Apprendi and Alleyne tie in numerous factors of constitutional rights afforded to every Pennsylvania citizen. Of particular importance is the breach of the separation of powers doctrine. Apprendi and Alleyne are judicial sentencing issues. According to the rulings in these two cases, sentencing issues should be left to the sole discretion of the court because no two cases are the same. As the court noted, “[F]acts can be murky and most often there are no independent eyewitnesses” Opinion at 14.

Equally important in Judge Bell Royer’s opinion is the Court Order (Opinion at 29). The judge said, “SORNA is unconstitutional both facially and as applied” to Mr. Torsilieri for all the above reasons. “Facially” is important to note because “facially unconstitutional” means that there is no set of circumstances by which it could be constitutional.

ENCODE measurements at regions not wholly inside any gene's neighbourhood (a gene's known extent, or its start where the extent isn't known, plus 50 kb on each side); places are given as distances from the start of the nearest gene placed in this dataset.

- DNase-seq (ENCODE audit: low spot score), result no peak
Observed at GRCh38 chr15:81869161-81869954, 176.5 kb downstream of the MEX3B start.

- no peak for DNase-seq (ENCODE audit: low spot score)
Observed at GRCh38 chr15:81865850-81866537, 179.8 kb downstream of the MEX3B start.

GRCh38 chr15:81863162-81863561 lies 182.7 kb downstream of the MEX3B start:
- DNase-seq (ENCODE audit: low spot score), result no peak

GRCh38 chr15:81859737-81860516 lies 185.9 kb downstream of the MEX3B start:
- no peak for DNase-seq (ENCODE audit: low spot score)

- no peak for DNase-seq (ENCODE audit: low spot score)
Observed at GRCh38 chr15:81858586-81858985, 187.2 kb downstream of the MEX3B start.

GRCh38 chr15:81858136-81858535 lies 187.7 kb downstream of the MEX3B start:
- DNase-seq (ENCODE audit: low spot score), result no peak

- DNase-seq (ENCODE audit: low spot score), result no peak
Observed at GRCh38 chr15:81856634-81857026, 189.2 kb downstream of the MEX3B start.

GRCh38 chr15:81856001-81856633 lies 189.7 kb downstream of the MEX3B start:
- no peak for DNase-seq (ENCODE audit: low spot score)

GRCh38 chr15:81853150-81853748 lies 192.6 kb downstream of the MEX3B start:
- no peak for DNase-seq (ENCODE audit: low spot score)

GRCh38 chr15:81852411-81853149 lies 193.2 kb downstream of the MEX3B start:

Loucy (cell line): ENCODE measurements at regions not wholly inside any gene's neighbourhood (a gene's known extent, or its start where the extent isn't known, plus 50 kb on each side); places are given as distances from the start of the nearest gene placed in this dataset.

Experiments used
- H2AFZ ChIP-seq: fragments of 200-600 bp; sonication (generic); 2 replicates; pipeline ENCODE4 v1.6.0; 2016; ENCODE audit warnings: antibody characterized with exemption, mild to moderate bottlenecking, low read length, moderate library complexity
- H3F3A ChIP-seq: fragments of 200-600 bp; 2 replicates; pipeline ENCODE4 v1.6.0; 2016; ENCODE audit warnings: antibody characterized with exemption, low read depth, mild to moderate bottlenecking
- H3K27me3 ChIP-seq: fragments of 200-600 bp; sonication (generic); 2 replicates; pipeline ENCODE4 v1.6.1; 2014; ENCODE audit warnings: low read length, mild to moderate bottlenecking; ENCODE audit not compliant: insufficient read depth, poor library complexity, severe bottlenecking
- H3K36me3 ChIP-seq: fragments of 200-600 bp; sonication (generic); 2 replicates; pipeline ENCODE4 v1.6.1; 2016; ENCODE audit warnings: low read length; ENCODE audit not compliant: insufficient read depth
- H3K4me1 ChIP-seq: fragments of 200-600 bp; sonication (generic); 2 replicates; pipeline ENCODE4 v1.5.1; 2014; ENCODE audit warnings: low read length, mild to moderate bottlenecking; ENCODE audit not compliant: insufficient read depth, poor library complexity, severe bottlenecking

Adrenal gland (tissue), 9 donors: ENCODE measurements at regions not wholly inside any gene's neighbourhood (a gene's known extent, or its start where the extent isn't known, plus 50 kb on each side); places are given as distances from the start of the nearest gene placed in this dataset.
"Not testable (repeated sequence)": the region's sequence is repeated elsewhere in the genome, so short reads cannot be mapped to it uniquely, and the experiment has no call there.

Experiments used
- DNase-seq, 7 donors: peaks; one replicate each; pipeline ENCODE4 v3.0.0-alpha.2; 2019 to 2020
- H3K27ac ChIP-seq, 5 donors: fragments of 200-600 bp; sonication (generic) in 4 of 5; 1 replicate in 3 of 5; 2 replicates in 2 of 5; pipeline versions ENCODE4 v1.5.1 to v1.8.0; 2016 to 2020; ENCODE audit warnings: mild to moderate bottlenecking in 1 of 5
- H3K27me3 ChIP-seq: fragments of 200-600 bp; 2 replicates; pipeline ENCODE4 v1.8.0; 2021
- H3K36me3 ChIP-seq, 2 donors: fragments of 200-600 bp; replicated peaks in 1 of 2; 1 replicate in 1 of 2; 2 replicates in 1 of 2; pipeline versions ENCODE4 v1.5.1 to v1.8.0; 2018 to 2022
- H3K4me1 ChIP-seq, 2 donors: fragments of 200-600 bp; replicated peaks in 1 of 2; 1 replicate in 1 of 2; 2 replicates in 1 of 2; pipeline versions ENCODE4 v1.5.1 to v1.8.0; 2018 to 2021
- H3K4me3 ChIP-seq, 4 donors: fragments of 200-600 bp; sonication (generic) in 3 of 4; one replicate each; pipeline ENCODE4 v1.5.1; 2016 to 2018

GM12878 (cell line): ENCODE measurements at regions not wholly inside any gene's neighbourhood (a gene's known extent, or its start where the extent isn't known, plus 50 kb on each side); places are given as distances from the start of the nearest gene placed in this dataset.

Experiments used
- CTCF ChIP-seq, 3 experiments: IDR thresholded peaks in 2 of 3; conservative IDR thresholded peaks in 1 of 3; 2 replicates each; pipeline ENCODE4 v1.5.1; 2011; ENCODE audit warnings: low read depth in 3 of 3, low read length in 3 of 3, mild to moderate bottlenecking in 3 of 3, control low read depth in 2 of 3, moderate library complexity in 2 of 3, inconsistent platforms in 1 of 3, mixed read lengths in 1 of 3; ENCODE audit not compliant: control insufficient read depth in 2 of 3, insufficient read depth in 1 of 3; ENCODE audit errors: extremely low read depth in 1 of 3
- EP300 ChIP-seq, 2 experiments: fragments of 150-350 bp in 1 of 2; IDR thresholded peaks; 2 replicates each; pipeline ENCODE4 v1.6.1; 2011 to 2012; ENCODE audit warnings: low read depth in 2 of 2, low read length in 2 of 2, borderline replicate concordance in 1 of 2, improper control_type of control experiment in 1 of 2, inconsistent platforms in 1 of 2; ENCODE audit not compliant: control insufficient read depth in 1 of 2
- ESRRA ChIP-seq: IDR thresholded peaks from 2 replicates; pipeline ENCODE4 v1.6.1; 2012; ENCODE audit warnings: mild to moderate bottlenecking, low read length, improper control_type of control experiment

The PA Supreme Court had remanded this case back to the Chester County Court of Common Pleas for a full development of the record. As such, it will most likely be sent back up to the Supreme Court for their final decision. We do not know when a decision will be made, but we will remain ever vigilant for a result in our favor.

We hope this case or at least the arguable points behind it are transferable among the states. We are highly grateful to Mr. Torsilieri’s defense team and the experts who testified for their dedication and commitment both to rational sexual offense laws and seeing that the rights and dignity of registrants in Pennsylvania are protected.